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Raised in Santiago, Chile, during Augusto Pinochet’s dictatorship and its aftermath, Rodrigo Valenzuela creates photographs of surreal environments that position humanity against industrial exploitation, censorship, and repression. Workforce includes a range of Valenzuela’s stunning and mysterious artworks.
Many of the artist’s images are strange scenes starring constructions built from scavenged machine parts and other detritus, which he then photographs in staged settings. Valenzuela distorts time and space: the pictures could be from the 1930s, a dystopian future, or another planet. Humans are present in only six of the works in the show, while most of the pieces are inhabited by weird mechanical entities. The absence of people is unsettling, yet the scenes are fascinating.
Workforce is Valenzuela’s first exhibition in Philadelphia, co-curated by independent curator Liz K. Sheehan and Liz F. Spungen, executive director of the Print Center; the show includes a site-specific installation, videos, prints, ceramics, and mixed-media works on canvas. On the first floor, large gelatin silver prints from Valenzuela’s series Afterwork (2021) transport viewers to unfathomable places. The black-and-white photographs convey post-apocalyptic factory scenes on a grand scale—or do they? A wondering gaze reveals barely recognizable elements in Valenzuela’s fantastical machines: nails, washing machine drums, umbrella skeletons.
The artist’s constructions are beautiful and bizarrely inviting, and each photograph is harmonious. Steam or smoke wafts around the floors or spews from tubes. The machines’ functions are impossible to name; sometimes they look animated, gesturing to the viewer and one another. The lustrous Afterwork prints look as if they should be measured in brush strokes rather than pixels.
Valenzuela was inspired to use art for social change in reaction to the censorship and violent repression of the Pinochet regime and, after receiving a bachelor’s degree in art history and photography, he emigrated from Chile. In the US, he worked as a day laborer while earning a bachelor’s degree in philosophy and a master’s degree in photo/media. His experience as an immigrant is a major influence on his artwork, which has won international acclaim, including a Guggenheim Fellowship, a Joan Mitchell Award, and prestigious residencies.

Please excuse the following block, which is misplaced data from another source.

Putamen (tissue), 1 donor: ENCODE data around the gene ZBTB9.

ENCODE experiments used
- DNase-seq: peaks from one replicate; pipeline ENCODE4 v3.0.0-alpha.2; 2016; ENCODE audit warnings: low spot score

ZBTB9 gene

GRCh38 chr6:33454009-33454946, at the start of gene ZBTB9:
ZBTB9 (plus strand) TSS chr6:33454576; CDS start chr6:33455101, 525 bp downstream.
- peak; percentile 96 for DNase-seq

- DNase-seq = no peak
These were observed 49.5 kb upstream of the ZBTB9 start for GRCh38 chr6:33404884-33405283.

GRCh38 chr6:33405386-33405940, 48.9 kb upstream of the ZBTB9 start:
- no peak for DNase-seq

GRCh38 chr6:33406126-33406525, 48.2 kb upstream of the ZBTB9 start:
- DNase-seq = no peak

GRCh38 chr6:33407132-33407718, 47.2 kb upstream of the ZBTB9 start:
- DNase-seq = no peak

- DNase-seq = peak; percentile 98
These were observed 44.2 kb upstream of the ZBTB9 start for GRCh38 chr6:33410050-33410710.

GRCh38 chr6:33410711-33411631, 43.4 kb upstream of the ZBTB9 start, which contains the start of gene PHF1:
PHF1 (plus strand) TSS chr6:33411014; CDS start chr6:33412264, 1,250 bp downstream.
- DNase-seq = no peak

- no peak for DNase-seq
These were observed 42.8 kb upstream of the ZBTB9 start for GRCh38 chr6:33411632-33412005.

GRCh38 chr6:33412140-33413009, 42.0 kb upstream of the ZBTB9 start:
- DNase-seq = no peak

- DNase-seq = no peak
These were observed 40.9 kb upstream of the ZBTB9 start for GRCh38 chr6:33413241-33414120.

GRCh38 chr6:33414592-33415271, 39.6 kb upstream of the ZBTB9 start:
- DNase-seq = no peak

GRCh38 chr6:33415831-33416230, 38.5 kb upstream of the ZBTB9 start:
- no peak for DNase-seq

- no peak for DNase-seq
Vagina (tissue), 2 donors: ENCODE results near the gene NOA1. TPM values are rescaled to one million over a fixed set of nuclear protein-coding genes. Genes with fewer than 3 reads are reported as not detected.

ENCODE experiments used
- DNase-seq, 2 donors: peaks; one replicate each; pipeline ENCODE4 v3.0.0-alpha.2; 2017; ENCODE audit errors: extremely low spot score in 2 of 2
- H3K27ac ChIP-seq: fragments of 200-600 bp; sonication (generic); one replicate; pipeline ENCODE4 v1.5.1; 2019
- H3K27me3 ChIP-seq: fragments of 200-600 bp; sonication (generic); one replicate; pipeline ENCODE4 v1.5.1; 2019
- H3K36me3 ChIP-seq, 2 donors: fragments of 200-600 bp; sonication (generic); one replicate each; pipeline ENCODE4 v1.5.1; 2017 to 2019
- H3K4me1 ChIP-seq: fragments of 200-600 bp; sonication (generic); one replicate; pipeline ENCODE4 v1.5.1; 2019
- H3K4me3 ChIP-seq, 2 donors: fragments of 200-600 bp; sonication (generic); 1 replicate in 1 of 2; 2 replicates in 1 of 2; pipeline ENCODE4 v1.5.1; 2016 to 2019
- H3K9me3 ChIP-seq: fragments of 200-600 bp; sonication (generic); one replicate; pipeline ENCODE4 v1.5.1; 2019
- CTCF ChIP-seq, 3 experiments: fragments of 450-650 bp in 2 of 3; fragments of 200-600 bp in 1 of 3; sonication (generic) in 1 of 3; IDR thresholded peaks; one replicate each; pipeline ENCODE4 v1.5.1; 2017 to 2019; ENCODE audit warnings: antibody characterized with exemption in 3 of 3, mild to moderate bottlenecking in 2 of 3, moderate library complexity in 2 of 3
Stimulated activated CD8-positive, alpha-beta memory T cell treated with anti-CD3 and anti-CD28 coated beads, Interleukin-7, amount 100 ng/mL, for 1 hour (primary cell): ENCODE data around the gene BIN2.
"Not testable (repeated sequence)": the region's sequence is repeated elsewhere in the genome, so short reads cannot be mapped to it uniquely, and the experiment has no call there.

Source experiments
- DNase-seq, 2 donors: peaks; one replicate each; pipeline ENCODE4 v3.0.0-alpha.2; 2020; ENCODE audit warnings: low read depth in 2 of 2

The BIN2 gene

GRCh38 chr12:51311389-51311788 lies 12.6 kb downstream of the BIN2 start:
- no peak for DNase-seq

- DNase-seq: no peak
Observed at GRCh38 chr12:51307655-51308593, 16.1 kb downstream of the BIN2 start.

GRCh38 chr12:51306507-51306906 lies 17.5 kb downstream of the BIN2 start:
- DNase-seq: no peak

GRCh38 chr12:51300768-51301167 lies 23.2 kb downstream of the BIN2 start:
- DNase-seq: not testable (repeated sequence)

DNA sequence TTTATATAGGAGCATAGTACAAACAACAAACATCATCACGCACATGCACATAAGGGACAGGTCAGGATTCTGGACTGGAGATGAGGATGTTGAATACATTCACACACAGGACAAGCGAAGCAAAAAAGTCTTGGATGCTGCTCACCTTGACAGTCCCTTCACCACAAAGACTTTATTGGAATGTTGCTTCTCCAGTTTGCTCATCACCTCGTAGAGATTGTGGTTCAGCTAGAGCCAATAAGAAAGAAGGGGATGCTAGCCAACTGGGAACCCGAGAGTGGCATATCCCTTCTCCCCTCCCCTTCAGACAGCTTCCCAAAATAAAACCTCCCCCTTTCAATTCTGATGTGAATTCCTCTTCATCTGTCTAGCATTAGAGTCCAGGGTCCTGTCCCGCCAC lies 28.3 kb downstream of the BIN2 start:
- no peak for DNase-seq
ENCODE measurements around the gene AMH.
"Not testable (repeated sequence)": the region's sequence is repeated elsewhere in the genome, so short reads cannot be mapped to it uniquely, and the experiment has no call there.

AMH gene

In the second-floor galleries, four inkjet prints from Valenzuela’s Devil’s Union (2021) series look very much like paintings. The works show two masked figures interacting and working with tools in a small room, but what they are doing is anybody’s guess. In the darkened back gallery, two videos in muted tones play on a continuous loop, their titles referring to George Orwell’s 1949 novel Nineteen Eighty-four. Prole (2015), situated in a loft-like industrial setting, focuses on workers talking about unionizing. Are some of them arguing against their own interests? Perhaps. Valenzuela shows, but he doesn’t tell. The Unwaged (2017) is silent: roughly six minutes’ contemplation of young people filmed against a dark background. The camera slowly swoops among them as they strive to maintain their balance against what seems to be a strong wind. To watch these people struggling in a precarious setting, with no context at all, is troubling.
Elegant, hostile, resplendent
In the street-facing gallery, Valenzuela’s installation is a minimalist construction site: a spare wood structure in the middle of the room, with more planks around the gallery walls. Works from his Weapons (2022) and Airstrip (2020) series are hung on the structure and walls. Architectural-looking sculptures in hard-fired black clay, the Airstrip artworks (titled in reference to Orwell’s 1984) are elegant and vaguely hostile.
The mixed-media Weapons pieces, more than any other artworks in the exhibition, reveal some of Valenzuela’s labor-intensive creative methods. Menacing constructions with a few recognizable parts (screws, box-cutter blades, lengths of pipe) appear to have been photographed; the prints graffitied and stamped with “strike” and “union;” then screen-printed across hundreds of employee timecards. The large finished pieces are austere, resplendent.
Valenzuela’s Workforce is a pleasure to contemplate, while bringing up critical questions about privilege, agency, the politics of work, and the nature of photography.
What, When, Where
Rodrigo Valenzuela: Workforce. Through July 15, 2023, at the Print Center, 1614 Latimer Street, Philadelphia. (215) 735-6090 or printcenter.org.
There is a small step at the Print Center’s entrance, leading to the first-floor gallery and gallery store. The videos, Devil’s Union, Weapons, and Airstrip artworks are on the second floor, which is only accessible by stairs. For more information, call (215) 735-6090.
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